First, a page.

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West Iceland is one big Sagaland with many resting places and services dedicated to telling the stories of the settlement of West Iceland. You can also experience a troll walk, numerus amount of jumping balloons and playing grounds that make the trip for the kids unforgettable and exciting.

It’s fun to let the kids rule the way with stopovers and stories to be found all over West Iceland.

Borgarnes swimming pool
In the sports stadium, you will find both an outside and an inside swimming pool, hot tubs, a steam bath which is fed with steam straight from the Deildartunguhver hot spring, a children’s pool and water slides. All in all, an excellent health spa.
Garðalundur park Akranesi
Garðarlundur country park, protected for recreational use and the preservation of the typical landscape of the area. The areas’ main characteristics are its rocky islands or bluffs that rise from the areas’ vast flat wetlands.
Troll Park in Borgarfjordur
Troll walk in Fossatun in Borgarfjord among trolls is a splendid idea for parents with children. Live the stories that were made there by walking in the environment. 
Húsafell in Borgarfjordur
In Húsafell surrounding nature you can expect to find dense woodlands, waterfalls, glaciers, rugged lava, crystal springs, wildflowers plus remarkable archaeological remains.Here is a good map with ten hike trails.
Snaefellsjökull National Park in Snaefellsnes
Snæfellsjökull National Park is located at the edge of Snæfellsnes in the West part of the country. It is about 170 km2 and the first national park to stretch from the top of the mountain and all the way down to the ocean. The Park is open all year long. The Visitor center is at Malarrif. The park´s information center has a very interesting exhibition of nature and fishing station remains. We aim to appeal to all ages. See a map of the area in 3-D. Snaefellsjokull National Park
Budir
Budir is a popular destination. The landscape consists of golden sand beaches, rugged lava field and great vegetation and bird life. Budahraun lava is a nature reserve. The little black church, Budakirkja, is located at Budir. People come from all around the world to seal their love at the church. Visitors also have an impressive view of the breathtaking Snaefellsjokull glacier from Budir.
Staupasteinn in Hvalfjord
A goblet-shaped rock and popular resting place for tourists. Close to Hvammsvik on the old national road around Whale Fjord. An elf by the name of Staupa-Steinn has his home in this rock. Not everyone can see him. He is described as having long hair, a beard and being a kind, gentle man who loves to play ball with children who are picnicking in the area. Beautiful view. Protected since 1974.
Kleppjárnsreykir in Borgarfjord
Kleppjarnsreykir in Borgarfjord is a small village where many of the inhabitants are green house farmers that use a geothermal heat. Some of the product can be bought diretly from the farms.  In the village is also an elementary school and a kindergarden along with a small shop and a camping site. 
Vedurhorfur - 112 Words for Wind
In Iceland you can find over 130 words for wind. The artist, Sólrún Halldórsdóttir, has chosen 112 words out of those 130 to include in this environmental sculpture. By choosing 112 words she is referring to the ermergency number in Iceland, 112.  Livelihood and survival of many Icelanders, especially of commercial fishermen, to this day depends on the weather, and hardly a day goes by without the weather forecast being addressed and discussed. The words are placed in escalating order, from the calmest to the strongest wind we have ever heard of. The artist uses the same color code as the Bureau of Meteorology, but shades have been added to represent each word. To decide the order of the words she interviewed elderly people around Iceland and asked about their feeling and understanding of each word.  Sólrún Halldórsdóttir (1964) was born and raised in Grundarfjörður, the second youngest of eight siblings. Her parents are Halldór Finnsson (1924) and Pálína Gísladóttir (1929). Her mother owned a bookstore in Grundarfjörður and taught Sólrún, at an early age, the love for the language.  The sculpture is 18 meters long and 60 centimeters wide, made of stone, steel and hardwood.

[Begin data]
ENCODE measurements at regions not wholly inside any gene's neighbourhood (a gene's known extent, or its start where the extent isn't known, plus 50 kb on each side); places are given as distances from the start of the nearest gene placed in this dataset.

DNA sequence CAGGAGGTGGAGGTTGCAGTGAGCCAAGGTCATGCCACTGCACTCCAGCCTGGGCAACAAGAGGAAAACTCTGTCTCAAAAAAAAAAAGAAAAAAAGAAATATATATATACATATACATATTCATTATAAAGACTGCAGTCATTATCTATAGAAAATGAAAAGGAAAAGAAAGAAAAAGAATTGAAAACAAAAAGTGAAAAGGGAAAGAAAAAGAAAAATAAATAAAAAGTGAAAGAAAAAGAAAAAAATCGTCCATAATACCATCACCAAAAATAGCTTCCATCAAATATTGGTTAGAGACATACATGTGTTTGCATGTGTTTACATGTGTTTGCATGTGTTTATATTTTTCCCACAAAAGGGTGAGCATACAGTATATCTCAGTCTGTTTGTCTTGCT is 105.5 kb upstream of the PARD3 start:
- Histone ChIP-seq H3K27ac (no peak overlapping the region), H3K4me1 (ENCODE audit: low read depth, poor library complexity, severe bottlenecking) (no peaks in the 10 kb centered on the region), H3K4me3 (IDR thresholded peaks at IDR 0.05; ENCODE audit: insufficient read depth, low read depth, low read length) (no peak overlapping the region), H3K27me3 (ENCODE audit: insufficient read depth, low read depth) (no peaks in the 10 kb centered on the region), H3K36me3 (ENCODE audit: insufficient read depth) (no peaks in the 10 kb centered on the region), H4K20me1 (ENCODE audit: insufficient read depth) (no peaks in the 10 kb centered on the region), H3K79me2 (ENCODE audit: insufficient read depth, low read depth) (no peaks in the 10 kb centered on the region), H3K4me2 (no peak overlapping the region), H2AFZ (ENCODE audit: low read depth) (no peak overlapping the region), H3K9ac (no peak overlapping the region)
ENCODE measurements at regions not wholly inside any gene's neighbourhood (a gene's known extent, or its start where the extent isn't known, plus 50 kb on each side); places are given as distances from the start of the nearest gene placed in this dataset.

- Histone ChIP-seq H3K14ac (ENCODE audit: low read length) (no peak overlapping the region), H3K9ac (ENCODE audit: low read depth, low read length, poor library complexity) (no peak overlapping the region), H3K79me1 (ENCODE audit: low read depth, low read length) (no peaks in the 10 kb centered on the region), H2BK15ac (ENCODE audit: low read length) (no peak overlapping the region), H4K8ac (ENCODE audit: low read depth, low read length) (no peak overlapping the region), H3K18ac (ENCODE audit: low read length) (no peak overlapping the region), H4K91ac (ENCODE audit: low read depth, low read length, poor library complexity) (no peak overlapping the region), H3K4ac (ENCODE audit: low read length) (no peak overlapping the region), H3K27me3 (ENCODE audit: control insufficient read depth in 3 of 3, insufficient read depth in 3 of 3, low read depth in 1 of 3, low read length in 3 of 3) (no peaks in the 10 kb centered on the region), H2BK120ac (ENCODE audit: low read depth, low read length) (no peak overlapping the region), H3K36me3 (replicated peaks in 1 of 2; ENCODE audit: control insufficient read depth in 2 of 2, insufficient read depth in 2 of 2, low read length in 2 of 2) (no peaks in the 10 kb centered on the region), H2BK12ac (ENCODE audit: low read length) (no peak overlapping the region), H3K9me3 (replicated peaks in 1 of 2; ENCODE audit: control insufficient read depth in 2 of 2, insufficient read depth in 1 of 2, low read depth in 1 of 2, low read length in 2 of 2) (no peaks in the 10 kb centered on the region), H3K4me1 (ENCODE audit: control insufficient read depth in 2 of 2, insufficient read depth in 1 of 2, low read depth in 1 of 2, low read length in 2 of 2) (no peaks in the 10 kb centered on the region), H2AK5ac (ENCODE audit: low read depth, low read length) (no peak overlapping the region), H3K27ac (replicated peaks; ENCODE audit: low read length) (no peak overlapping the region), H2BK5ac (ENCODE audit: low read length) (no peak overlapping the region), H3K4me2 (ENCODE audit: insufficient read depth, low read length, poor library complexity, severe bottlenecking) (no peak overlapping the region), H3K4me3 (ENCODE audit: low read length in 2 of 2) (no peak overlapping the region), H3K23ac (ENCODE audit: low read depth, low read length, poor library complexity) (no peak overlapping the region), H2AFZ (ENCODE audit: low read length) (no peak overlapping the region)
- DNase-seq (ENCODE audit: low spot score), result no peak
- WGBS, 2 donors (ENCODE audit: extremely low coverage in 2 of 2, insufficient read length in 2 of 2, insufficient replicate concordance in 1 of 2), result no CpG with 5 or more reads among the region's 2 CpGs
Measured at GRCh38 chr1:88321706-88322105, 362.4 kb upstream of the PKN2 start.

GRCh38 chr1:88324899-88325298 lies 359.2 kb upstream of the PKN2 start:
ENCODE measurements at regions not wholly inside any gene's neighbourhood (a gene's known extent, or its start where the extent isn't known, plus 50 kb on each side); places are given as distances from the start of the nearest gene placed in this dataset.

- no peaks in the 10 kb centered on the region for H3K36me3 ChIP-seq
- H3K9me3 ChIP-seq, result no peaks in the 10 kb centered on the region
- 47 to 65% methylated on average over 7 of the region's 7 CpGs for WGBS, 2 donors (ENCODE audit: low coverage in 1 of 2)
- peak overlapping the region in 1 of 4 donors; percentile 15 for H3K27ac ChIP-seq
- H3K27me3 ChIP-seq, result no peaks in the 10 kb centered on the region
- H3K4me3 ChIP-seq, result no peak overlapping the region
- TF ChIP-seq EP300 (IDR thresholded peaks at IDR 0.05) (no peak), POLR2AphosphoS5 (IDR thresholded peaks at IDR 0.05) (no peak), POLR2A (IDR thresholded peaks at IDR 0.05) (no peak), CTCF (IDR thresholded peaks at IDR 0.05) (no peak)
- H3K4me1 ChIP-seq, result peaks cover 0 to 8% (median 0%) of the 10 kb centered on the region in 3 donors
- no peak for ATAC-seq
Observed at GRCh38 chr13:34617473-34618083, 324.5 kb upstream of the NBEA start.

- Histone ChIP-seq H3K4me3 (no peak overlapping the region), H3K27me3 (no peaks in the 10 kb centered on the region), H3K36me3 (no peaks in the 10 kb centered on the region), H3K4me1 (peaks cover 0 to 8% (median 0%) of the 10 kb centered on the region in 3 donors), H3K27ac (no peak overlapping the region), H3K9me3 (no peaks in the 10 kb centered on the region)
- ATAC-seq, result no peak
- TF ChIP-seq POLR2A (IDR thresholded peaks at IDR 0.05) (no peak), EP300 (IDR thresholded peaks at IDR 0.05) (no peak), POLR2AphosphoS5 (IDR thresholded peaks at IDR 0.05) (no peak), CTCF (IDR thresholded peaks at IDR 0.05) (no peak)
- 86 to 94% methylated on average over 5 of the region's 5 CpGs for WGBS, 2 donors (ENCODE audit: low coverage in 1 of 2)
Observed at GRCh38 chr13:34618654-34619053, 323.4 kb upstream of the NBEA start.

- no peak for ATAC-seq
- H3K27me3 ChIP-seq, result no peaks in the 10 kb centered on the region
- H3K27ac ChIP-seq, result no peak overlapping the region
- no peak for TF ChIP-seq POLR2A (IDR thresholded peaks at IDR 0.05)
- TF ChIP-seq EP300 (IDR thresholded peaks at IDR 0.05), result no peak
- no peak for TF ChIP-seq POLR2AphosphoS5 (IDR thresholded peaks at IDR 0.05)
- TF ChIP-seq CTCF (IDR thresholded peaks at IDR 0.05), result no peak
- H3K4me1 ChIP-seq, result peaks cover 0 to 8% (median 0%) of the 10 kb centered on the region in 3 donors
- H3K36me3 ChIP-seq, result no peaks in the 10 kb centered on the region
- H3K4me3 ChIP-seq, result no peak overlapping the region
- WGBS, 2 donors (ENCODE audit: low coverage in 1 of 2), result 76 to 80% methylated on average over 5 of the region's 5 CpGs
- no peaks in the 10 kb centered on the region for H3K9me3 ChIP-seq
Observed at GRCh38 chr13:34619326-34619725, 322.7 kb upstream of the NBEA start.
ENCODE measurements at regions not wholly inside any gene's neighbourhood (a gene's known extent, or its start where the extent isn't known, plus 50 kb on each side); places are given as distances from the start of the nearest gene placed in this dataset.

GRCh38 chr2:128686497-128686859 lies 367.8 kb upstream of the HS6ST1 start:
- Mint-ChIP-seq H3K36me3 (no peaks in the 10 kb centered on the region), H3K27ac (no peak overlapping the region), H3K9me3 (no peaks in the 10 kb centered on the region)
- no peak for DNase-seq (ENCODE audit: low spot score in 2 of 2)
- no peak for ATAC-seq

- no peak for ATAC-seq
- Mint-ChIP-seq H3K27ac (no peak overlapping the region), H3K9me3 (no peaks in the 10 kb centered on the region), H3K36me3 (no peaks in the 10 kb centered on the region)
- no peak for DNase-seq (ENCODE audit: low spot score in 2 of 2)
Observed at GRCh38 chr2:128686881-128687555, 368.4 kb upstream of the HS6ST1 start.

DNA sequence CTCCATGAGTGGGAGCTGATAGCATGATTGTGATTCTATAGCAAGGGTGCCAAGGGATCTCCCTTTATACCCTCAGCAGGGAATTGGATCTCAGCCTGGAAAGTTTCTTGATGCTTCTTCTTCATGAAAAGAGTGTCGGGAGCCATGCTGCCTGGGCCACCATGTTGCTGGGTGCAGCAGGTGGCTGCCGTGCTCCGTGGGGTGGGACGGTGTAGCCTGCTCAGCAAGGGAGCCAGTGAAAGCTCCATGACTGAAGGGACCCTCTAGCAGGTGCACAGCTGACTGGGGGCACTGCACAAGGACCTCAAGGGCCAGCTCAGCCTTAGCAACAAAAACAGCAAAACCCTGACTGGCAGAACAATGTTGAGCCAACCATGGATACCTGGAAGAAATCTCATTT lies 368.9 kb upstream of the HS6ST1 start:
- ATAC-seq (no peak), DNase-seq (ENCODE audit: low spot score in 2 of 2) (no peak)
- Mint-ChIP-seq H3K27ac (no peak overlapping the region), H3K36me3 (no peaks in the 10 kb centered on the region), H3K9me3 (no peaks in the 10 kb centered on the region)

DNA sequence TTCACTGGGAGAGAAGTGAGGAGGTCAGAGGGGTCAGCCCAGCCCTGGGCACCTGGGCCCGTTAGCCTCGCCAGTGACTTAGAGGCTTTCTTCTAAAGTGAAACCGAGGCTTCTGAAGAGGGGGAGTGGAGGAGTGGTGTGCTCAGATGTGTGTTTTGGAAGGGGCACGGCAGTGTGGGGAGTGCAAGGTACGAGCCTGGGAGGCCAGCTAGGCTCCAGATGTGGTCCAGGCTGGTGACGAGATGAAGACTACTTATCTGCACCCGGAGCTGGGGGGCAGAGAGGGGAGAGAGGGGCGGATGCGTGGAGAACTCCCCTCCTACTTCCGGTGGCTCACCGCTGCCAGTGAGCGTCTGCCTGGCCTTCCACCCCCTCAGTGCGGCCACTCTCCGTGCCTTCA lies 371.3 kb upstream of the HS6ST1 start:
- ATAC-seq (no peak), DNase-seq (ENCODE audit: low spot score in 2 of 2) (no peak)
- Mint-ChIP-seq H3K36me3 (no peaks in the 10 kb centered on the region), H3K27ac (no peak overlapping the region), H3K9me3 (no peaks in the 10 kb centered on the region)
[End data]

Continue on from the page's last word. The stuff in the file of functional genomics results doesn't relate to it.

Skallagrimsgardur, public park in Borgarnes
In the heart of Borgarnes is Skallagrímsgarður, a small public park which is ideal for a picnic. The park plays an important role in Egil's Saga, as the burial mound of Skallagrímur Kveldúlfsson, Egil's father, is situated there. It is a good idea to relax in Skallagrímsgarður after a visit to Borgarnes swimming pool which is next to the park.
Laugar in Saelingsdal in Dalir
Gudrun Osvifursdottir, heroine of Laxdaela Saga, was born (973AD) and brought up at Laugar. It is said that she used the hot water pool there a lot and also met there her followers Kjartan and Bolli. There is a geothermal area at Laugar and a naturally-heated swimming pool was built there in 1932. The hot water is also used for heating up the buildings at the place. Now there is a 25 meter outdoor swimming pool, with hot tubs, sauna and more.  At about 3 km from Laugar you may find the rocky hill Tungustapi, home of elves.
Einkunnir a country park
Einkunnir is a 270 ha country park, protected for recreational use and the preservation of the typical landscape of the area. The areas’ main characteristics are its rocky islands or bluffs that rise from the areas’ vast flat wetlands. Please follow the marked trails whenever possible.  Do not drive off-road, damage geological formations or vegetation.  Do not disturb the wildlife or light fires in vegetated areas. Please take your litter with you when you leave.